The BBC has a story about the death of a 12-year old in Srinagar that sums up the situation in the valley with the following "Five things to know about Kashmir."
- India and Pakistan have disputed the territory for nearly 70 years - since independence from Britain
- Both countries claim the whole territory but control only parts of it
- Two out of three wars fought between India and Pakistan centred on Kashmir
- Since 1989 there has been an armed revolt in the Muslim-majority region against rule by India
- High unemployment and complaints of heavy-handed tactics by security forces battling street protesters and fighting insurgents have aggravated the problem.
Anyone who wants to understand why Kashmir is the way it is, must also understand the following:
- Britain deliberately created the dispute over Kashmir when they split India in 1947 to establish Pakistan; the aim was to prevent reconciliation.
- The first war between India and Pakistan was in 1947, when the armies on both sides were still commanded by British officers. While it was going on a British officer established the Directorate of Inter-Services Intelligence (ISI), the spy agency that has effectively controlled Pakistan ever since.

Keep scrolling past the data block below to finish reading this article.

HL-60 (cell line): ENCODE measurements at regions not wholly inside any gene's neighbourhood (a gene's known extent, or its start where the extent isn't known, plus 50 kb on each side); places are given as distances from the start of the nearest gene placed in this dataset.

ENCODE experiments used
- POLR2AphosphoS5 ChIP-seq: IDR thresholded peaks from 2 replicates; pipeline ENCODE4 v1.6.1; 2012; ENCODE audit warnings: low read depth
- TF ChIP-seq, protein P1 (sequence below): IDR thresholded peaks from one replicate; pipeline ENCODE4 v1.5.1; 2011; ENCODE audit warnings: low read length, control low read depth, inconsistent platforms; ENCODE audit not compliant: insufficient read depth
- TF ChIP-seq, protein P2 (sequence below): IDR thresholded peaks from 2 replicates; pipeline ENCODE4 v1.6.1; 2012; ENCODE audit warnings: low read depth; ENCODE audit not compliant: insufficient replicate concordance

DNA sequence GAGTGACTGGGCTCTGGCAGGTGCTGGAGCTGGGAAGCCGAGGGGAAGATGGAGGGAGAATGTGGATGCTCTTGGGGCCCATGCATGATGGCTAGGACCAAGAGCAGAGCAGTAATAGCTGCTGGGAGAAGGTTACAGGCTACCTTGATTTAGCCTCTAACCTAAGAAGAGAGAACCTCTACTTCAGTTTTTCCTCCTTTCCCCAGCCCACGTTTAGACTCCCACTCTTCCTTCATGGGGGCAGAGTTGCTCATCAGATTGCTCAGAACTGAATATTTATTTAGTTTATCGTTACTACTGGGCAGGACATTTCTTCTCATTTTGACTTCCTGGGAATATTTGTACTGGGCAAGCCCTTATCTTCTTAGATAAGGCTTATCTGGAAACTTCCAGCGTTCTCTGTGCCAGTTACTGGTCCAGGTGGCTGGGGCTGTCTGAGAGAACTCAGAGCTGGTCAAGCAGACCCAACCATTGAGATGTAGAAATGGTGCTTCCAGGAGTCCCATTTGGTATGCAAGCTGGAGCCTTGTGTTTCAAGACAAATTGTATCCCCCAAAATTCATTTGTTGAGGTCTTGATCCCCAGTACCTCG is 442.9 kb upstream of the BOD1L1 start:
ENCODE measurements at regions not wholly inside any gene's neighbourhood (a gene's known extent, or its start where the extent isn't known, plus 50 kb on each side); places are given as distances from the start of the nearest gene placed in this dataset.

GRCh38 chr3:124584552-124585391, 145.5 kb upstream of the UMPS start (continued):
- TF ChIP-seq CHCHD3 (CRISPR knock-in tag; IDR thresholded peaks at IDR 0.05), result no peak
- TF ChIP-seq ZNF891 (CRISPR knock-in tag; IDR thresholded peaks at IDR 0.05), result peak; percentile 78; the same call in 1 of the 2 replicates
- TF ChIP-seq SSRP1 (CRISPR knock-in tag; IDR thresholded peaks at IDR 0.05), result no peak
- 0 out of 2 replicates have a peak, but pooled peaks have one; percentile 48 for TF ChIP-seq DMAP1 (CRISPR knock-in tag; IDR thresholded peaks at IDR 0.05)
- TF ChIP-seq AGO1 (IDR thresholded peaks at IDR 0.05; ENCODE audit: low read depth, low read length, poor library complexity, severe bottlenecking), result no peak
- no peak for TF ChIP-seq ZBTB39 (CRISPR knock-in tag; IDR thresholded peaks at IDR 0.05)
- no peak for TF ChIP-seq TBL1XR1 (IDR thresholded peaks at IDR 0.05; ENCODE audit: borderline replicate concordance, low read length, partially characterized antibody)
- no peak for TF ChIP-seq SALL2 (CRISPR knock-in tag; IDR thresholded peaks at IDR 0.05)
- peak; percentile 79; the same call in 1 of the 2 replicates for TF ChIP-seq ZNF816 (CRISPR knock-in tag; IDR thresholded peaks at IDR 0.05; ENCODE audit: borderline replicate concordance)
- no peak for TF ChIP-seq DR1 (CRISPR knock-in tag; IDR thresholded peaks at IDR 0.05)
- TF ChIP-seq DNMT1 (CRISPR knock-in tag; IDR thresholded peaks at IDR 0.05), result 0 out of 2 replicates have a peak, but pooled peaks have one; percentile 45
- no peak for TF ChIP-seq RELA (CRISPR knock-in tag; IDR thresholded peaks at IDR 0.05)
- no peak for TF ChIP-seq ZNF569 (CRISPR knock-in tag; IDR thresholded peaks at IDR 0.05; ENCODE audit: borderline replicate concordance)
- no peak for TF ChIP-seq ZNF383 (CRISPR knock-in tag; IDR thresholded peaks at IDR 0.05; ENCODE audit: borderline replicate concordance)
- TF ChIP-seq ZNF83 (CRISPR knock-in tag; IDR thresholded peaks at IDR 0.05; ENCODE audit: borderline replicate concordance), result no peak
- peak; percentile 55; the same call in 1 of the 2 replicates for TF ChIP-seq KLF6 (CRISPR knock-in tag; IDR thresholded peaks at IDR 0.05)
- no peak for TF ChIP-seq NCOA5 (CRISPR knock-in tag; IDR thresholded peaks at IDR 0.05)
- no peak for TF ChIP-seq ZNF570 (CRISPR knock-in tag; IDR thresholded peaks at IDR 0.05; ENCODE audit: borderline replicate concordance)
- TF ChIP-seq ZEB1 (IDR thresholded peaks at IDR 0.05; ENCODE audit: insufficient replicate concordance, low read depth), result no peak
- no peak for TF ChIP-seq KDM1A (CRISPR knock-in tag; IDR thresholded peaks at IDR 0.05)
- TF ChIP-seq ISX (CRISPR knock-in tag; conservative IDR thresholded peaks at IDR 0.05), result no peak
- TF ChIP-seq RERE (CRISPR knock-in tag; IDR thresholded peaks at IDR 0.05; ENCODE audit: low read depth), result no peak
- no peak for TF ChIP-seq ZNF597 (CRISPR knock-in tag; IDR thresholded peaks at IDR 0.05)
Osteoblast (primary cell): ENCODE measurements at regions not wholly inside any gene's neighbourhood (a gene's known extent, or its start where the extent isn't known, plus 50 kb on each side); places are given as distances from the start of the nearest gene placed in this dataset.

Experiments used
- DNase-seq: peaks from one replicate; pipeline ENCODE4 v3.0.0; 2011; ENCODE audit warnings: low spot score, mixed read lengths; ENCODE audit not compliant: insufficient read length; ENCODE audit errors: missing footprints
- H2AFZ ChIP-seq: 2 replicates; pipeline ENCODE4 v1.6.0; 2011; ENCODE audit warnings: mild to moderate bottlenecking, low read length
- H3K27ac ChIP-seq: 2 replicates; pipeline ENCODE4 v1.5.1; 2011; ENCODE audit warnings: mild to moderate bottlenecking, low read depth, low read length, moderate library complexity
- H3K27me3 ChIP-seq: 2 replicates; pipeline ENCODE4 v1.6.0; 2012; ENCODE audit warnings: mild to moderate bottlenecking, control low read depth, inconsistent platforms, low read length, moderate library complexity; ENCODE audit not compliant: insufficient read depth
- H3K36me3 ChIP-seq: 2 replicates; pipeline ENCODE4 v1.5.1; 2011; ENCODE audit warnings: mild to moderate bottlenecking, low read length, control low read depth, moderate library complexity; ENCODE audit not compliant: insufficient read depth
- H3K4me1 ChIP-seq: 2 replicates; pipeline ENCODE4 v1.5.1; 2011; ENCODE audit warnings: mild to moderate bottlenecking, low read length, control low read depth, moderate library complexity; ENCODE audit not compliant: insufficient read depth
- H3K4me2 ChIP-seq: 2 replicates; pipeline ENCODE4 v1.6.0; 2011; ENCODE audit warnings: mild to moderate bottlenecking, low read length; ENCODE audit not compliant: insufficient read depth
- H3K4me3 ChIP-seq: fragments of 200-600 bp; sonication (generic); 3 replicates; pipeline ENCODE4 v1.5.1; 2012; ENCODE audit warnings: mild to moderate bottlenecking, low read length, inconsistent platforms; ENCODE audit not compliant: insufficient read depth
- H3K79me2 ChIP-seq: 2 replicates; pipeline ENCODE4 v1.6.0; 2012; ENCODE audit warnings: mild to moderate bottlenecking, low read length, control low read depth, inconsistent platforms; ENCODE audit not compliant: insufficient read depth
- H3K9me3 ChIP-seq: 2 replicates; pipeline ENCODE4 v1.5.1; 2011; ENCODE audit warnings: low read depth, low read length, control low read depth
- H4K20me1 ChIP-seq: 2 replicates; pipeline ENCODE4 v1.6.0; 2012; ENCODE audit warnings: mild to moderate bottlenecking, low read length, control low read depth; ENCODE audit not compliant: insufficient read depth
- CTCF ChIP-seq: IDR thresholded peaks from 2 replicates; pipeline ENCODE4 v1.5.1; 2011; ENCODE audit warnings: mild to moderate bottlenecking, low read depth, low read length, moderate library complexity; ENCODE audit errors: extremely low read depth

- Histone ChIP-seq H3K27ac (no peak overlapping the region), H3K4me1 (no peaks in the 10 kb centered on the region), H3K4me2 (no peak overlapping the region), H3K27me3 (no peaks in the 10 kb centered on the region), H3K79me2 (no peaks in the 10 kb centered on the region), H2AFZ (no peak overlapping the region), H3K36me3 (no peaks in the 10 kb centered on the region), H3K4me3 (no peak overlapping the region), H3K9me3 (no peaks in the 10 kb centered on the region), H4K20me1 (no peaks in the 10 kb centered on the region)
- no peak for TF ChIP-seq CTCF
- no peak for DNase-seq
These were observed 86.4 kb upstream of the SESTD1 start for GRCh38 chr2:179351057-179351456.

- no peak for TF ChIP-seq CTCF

- Pakistani Prime Minister Liaqat Ali Khan who got rid of the British General commanding the country's Army in January 1950 and signed a peace pact with India, was assassinated in October the same year.
- In 1988, President Zia al Haq of Pakistan and Prime Minister Rajiv Gandhi of India tried to make peace and were close to signing an agreement on Kashmir when the former was killed when his aircraft exploded in mid-air. Three years later, Rajiv Gandhi was also assassinated.
- It is important for the British to keep the Kashmir situation boiling because it gives them the leverage over Pakistan necessary to maintain control of Afghanistan, source of 90 per cent of the world's illicit opium and heroin. Only about 2 per cent of the $60 billion annual revenue from that drug trade stays in the region; the rest is siphoned into British banks.
- Those banks control the global money laundering economy through a string of some 70 "tax havens," most of them in small former British colonies. That money laundering system supports every terrorist group in the world. The so-called "Islamic terrorists" who have spread out from South Asia and the Middle East to Africa protect the routes along which Britain ferries drugs to major markets.